We visited this location twice in the same day. In the morning the sky was clear, causing the left cliffs and the river directly below to be in shadows. We came back late afternoon when the the sky was overcast and captured this image.

Horseshoe Bend

Upper Antelope Canyon

Just east outside of Page, AZ on the Lake Powell Navajo Tribal Park lies Lower and Upper Antelope Canyons. Each canyon requires a separate tour, as they are run by different groups. Upper Antelope Canyon is known for its light beams that reach the canyon floor mid-day from April thru September, and is the most photographed canyon of the two.

(We booked our tour online at Antelope Canyon Tours by Roger Ekis )

There are two types of tours for each canyon. The Sightseeing Tour does not allow tripods, and the Photographic Tour requires that each person have both a SLR/DSLR and a tripod. On the Photographic Tour your guide helps with locations and timing, holding back other tour groups so you can get your shot, plus you get to stay in the canyon a bit longer. The tour company that we booked with did allow an "assistant"; however they do limit that. Lower Antelope Canyon tours are very rigid in allowing only photographers with "proper equipment" on the photographic tours.

We did have a chuckle at the start of the tour. Immediately before we entered the canyon, our Navajo guide said "Before we go in I have a couple of questions." "Everyone is shooting RAW, right?" We all confirmed our cameras were set on RAW. He then asked "Who is the whitest in the group?" There was an awkward slience as the six of us looked at each other not knowing how to respond.

"Who is the whitest in the group?" -- Navajo Guide

"16?... 17?... 20?" he questioned. At this point I realized that he had said "widest", referring to the lenses we were using. I spoke up with "I'm at 24mm." After 3 or 4 seconds, the photographer next to me then responded "Oh... sorry, I have a 16mm lens." The rest of the group, having figured it out and now relieved, chimed in.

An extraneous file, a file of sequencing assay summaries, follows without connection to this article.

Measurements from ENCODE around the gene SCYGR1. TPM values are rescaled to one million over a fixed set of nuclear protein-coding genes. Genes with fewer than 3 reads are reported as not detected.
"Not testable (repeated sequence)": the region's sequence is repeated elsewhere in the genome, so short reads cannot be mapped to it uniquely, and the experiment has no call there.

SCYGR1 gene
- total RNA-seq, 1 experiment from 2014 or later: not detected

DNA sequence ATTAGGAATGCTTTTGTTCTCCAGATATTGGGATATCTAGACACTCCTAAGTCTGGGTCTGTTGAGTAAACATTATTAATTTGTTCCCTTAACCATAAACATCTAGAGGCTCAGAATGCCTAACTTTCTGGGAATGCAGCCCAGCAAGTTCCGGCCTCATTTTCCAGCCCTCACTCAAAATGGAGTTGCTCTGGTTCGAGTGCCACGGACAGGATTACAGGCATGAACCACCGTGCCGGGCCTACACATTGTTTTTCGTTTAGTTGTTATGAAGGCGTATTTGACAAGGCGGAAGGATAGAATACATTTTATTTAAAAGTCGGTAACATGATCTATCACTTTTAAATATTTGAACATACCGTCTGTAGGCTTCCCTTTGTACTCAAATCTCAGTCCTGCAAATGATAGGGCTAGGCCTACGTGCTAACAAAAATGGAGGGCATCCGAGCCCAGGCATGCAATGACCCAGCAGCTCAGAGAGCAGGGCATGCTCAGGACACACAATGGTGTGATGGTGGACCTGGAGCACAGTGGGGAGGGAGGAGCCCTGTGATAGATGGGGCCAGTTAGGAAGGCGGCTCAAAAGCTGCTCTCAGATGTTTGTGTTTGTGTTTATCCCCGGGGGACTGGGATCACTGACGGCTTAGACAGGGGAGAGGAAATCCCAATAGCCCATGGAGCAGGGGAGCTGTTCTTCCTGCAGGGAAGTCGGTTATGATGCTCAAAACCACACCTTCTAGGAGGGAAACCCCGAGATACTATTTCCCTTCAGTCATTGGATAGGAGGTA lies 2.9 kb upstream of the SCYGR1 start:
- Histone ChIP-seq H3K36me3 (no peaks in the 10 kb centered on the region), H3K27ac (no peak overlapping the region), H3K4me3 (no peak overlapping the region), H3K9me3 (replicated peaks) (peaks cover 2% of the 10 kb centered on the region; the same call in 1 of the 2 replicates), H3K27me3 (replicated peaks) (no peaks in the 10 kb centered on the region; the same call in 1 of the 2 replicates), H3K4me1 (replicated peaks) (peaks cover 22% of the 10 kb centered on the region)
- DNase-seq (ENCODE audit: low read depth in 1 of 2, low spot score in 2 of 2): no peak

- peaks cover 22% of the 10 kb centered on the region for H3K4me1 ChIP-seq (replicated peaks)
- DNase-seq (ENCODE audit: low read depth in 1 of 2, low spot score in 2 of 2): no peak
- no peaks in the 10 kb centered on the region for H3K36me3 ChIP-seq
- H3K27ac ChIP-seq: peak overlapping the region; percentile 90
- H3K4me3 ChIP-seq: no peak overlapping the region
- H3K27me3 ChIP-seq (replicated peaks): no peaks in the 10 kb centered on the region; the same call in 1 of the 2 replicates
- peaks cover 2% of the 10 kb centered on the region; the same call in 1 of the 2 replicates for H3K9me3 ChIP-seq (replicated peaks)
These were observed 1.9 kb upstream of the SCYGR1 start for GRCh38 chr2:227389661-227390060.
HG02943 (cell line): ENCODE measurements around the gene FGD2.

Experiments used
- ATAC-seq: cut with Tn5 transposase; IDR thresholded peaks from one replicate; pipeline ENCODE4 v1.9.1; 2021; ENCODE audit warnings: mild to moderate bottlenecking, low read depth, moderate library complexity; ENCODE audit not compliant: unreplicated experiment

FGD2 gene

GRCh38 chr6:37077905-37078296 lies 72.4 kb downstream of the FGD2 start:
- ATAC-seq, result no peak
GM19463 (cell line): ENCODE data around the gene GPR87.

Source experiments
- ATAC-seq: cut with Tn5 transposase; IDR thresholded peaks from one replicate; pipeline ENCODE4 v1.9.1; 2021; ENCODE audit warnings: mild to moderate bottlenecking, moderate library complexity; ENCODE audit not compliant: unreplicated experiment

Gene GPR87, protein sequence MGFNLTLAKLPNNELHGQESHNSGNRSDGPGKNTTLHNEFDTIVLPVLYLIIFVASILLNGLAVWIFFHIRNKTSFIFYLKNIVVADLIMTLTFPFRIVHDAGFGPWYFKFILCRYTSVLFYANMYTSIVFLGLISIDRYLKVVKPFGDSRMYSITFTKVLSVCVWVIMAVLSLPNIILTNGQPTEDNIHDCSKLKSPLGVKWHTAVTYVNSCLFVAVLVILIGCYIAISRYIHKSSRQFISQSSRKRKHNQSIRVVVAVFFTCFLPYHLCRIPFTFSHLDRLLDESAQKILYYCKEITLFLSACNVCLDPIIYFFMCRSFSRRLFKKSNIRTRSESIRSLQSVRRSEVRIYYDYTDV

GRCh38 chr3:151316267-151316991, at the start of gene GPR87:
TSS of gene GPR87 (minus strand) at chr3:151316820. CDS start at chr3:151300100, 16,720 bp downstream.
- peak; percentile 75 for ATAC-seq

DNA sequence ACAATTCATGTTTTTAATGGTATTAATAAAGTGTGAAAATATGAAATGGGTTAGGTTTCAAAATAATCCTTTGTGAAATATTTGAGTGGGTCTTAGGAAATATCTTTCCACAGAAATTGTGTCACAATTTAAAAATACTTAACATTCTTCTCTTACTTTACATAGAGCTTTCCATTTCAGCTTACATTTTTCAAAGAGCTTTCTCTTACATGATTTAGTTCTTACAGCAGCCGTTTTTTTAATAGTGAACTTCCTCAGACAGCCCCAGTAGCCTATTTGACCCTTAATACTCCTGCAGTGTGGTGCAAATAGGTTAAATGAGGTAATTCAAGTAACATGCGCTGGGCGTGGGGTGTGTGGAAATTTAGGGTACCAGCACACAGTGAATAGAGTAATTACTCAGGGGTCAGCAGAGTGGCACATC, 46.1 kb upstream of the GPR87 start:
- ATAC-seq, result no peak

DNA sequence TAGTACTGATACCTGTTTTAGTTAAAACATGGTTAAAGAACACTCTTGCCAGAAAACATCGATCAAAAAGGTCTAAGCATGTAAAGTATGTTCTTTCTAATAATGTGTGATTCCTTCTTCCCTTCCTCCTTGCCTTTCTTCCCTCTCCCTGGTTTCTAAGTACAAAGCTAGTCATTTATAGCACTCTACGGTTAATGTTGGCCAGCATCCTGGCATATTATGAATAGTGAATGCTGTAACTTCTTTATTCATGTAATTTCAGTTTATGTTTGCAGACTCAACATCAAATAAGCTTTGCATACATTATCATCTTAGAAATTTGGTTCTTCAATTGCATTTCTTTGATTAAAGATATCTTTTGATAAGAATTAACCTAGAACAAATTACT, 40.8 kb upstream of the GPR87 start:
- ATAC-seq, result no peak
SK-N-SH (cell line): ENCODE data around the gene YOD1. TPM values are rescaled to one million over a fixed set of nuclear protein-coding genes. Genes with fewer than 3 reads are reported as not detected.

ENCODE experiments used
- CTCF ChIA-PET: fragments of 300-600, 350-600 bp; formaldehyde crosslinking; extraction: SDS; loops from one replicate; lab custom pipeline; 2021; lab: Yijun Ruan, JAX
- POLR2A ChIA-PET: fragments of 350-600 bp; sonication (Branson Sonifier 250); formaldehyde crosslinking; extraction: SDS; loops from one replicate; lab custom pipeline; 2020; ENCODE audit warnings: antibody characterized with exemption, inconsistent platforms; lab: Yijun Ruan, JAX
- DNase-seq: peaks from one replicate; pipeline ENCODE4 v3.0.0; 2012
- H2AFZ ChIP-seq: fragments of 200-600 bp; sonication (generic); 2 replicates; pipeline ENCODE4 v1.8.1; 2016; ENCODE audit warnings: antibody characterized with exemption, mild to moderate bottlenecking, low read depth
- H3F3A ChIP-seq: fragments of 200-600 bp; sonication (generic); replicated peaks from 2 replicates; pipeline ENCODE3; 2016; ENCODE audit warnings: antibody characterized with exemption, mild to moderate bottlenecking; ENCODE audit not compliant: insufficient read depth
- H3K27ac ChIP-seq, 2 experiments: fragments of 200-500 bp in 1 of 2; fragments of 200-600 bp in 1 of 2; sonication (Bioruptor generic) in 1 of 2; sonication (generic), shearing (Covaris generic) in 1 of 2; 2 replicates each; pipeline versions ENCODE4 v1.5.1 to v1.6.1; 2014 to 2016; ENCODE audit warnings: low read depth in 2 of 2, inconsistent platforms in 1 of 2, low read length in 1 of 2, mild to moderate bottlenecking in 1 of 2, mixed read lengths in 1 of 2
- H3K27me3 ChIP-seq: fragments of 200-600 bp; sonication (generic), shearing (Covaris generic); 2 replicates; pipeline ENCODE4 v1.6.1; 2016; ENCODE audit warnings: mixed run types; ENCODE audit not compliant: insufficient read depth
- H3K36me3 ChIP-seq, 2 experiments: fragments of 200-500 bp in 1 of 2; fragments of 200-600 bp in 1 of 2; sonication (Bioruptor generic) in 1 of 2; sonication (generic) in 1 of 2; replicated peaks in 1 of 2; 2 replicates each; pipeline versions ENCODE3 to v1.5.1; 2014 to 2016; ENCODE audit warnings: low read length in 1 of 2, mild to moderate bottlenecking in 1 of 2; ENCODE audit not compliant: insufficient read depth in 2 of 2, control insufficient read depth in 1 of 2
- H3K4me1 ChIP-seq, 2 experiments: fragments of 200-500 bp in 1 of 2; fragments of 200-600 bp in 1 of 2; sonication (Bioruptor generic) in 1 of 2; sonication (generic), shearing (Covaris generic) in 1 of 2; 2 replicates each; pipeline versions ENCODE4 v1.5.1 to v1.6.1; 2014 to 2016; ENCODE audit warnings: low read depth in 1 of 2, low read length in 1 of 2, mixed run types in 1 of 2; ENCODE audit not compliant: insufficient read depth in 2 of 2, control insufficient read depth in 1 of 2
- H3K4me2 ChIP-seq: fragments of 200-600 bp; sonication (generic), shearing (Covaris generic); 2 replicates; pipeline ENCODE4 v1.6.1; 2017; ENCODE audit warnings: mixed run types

(The reason the guide wanted to know about our lenses is so he could position us inside the canyon, with the wider lenses up front and the longer lenses immediately behind.)

35mm, ISO 400, 0.6 sec at f/9
28mm, ISO 400, 1.3 sec at f/8

The image below is a HDR combination of 5 bracketed exposures. This was needed because of the sun striking the canyon floor. Without combining the different exposures, the spot on the floor would have been blown out (totally white) with no detail in the sand.

HDR of 5 bracketed exposures. 24mm, ISO 400, 1/200 sec - 1/13 sec at f/8
24mm, ISO 400, 0.4 sec at f/8
38mm, ISO 400, 1/2 sec at f/8

Another HDR image due to the extreme difference in the bright and dark areas of the scene, and the inability of the camera to capture in a single exposure the range of what our eyes can see.

HDR of 7 bracketed exposures. 44mm, ISO 400, 1/50 sec - 1.3 sec at f/13


On our way back home from Page, AZ we stopped in Moab, UT to visit close friends. We did a 6 mile round trip hike in Negro Bill Canyon to Morning Glory Arch. While we were there a mountaineering tour group repelled down the gap between the arch and the cliff face. (Bonus: The 15-30mm rental lens came in handy one more time.)

15mm on a Nikon D700 full-frame body

Final Thoughts

Really enjoyed Upper Antelope Canyon, Horseshoe Bend, and Monument Valley, in that order. The Grand Canyon was nice but not sure it would be the primary destination for another trip.

Upper Antelope Canyon is such a special place, and Horseshoe bend is spectacular. There are also other slot canyons to explore in the area. Definitely would like to return to Page, AZ.

Created By
Terry Richmond